This past Thursday, I saw a disturbing email in my inbox from the President of USC, Carol Folt. In her message to the USC community, Ms. Folt addressed the resignation of Vice President of Undergraduate Student Government, Rose Ritch, from her position in student government. Ms. Ritch, who is Jewish, was subjected to months of antisemitic attacks and cyber-bullying due to her support for Israel’s existence and her identification as a Zionist. Impeachment proceedings were initiated against Ms. Ritch by students who felt “unsafe” on campus by the idea that a Zionist Jew would head their student government. Never mind that Ms. Ritch is a strong advocate for social justice.
In a July 7, 2020 letter to the USC administration, The Louis D. Brandeis Center for Human Rights Under Law gave heart wrenching examples of the abuse, harassment and pure hatred Ms. Ritch had been subjected to. In asking the administration to stop the impeachment proceedings because they clearly violate Ms. Ritch’s Civil Rights, the Brandeis Center pointed out that the International Holocaust Remembrance Alliance Working Definition of Antisemitism provides “guidance for understanding when anti-Israel and anti-Zionist expression becomes targeted, intentional, discriminatory harassment and intimidation of Jewish students.”
In other words, the USC administration was reminded that it is not enough to pay lip service to the evils of of Antisemitism so long as you are not killing Jews and taking their property, while giving tacit and sometimes overt support to Jew hatred in the form of anti-Zionism.
In her resignation letter, Ms. Ritch called out USC for not doing enough to protect her from scathing attacks for identifying as a Zionist. “I am grateful that the University administration suspended my impeachment proceedings, but am disappointed that the university has not recognized the need to publicly protect Jewish students from the type of antisemitic harassment I endured.”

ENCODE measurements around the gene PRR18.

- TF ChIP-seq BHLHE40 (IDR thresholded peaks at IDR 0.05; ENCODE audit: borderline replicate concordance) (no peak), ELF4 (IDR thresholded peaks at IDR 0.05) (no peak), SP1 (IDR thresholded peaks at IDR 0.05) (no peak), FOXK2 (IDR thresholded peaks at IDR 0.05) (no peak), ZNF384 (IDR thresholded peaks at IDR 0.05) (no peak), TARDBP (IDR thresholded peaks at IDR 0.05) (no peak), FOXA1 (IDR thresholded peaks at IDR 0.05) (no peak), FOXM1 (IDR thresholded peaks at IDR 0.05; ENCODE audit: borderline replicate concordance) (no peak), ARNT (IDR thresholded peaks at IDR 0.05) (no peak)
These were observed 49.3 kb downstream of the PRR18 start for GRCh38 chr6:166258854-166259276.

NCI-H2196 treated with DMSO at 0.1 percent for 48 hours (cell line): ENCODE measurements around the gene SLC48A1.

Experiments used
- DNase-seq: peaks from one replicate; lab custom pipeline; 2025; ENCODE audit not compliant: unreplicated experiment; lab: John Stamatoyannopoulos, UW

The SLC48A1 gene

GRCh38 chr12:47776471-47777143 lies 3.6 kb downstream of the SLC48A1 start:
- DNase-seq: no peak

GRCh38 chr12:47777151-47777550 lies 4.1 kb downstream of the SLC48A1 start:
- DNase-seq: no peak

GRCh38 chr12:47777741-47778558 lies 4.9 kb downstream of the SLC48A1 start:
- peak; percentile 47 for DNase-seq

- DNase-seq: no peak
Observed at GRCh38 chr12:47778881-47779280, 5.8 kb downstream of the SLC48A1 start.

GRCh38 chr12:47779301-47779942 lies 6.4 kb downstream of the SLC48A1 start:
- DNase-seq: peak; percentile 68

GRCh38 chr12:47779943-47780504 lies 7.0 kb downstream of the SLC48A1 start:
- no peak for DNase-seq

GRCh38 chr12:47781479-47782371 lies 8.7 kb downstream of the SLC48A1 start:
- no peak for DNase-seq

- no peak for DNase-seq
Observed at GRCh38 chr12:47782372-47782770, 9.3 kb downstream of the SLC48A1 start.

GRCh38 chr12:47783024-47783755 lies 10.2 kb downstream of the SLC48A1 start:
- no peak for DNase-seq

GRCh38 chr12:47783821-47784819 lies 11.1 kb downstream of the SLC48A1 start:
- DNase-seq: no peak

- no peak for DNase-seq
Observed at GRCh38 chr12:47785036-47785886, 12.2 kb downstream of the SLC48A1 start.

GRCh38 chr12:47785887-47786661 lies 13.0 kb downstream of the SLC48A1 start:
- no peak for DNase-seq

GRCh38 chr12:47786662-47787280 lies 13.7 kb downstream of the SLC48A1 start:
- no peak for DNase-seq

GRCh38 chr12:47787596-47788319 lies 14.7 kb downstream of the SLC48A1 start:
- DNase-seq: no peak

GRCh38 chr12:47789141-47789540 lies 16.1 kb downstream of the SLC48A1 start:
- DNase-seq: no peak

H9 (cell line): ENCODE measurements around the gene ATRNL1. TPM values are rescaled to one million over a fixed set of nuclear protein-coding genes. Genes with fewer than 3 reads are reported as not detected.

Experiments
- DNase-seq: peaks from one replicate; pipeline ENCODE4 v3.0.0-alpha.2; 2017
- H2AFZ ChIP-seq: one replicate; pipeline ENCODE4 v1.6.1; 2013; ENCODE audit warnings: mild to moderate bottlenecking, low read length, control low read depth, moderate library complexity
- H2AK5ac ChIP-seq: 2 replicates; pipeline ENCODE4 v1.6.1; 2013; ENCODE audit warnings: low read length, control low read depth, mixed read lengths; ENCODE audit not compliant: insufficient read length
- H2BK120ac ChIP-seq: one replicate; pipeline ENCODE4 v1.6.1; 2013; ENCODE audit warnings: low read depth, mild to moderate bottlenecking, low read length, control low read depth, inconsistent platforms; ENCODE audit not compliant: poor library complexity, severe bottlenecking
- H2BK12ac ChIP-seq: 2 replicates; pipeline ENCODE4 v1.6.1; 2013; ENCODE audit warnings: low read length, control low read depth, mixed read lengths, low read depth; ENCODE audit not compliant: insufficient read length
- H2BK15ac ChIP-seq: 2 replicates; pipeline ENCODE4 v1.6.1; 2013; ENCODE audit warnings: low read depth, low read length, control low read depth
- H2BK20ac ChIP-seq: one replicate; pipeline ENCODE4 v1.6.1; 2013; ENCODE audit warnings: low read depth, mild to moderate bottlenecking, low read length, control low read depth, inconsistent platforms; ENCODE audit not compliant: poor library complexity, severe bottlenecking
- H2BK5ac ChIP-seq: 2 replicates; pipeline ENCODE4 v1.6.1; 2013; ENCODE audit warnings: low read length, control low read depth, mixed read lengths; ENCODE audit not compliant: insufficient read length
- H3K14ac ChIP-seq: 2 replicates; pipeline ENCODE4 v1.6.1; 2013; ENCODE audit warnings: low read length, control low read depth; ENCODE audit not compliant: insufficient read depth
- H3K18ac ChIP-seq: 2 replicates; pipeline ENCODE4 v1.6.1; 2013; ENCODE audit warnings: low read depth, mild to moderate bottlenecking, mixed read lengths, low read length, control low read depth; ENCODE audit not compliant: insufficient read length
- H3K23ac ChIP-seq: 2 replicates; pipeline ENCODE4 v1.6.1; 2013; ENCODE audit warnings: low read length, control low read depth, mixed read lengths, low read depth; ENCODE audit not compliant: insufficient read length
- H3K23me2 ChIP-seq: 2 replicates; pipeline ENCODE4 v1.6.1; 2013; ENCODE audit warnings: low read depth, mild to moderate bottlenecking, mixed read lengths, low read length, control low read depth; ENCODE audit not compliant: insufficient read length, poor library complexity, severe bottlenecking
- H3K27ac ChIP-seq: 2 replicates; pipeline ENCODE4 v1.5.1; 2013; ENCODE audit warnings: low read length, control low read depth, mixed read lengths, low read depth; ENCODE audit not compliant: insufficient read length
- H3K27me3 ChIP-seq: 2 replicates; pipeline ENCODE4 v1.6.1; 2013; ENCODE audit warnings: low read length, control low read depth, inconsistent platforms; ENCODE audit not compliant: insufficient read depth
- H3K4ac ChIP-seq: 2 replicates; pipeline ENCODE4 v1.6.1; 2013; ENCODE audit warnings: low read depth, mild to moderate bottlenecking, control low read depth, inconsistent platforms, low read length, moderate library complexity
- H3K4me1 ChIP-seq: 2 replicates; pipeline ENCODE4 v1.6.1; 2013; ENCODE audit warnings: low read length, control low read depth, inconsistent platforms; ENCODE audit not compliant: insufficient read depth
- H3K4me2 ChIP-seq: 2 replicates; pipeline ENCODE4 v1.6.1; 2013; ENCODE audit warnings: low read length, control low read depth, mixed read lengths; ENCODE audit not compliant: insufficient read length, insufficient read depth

I am proud of Ms. Ritch for her courage in publicly outing anti-Semites who hide behind the cloak of anti-Zionism. Ms. Ritch is highlighting an issue that unfortunately is not unique. “The sad reality is that my story is not uncommon on college campuses. Across the country, Zionist students are being asked to disavow their identities or beliefs to enter many spaces on their campuses.”
Many organizations swung into action and condemned this latest public incidence of Antisemitism on college campuses. But I believe American Jews- and all people who love freedom and liberty, and understand that Antisemitism is a cancer that will devour any system that allows it to exist- need to take this battle one step further. Condemnation is reactionary. We need to go on the offensive.
We must wear our Zionism as a badge of honor. We must remind our detractors that it was President Obama, and not President Trump, who laid a wreath at the tomb of Herzl-the father of Zionism- on his visit to Israel. Just as we educate our children about “Tikun Olam”, Kashrut, and Shabbat, we must teach them that to be Jewish means to understand that we have a covenant with G-d, and in that covenant, G-d promised the land of Israel to our forefathers. In fact, as the Brandeis Center pointed out to the USC Administration, “over half of the 613 commandments in the Pentateuch are connected to the Land of Israel and can only be fulfilled in the Land of Israel. For centuries, Jews have not only prayed facing Jerusalem. They have prayed to return to Jerusalem.”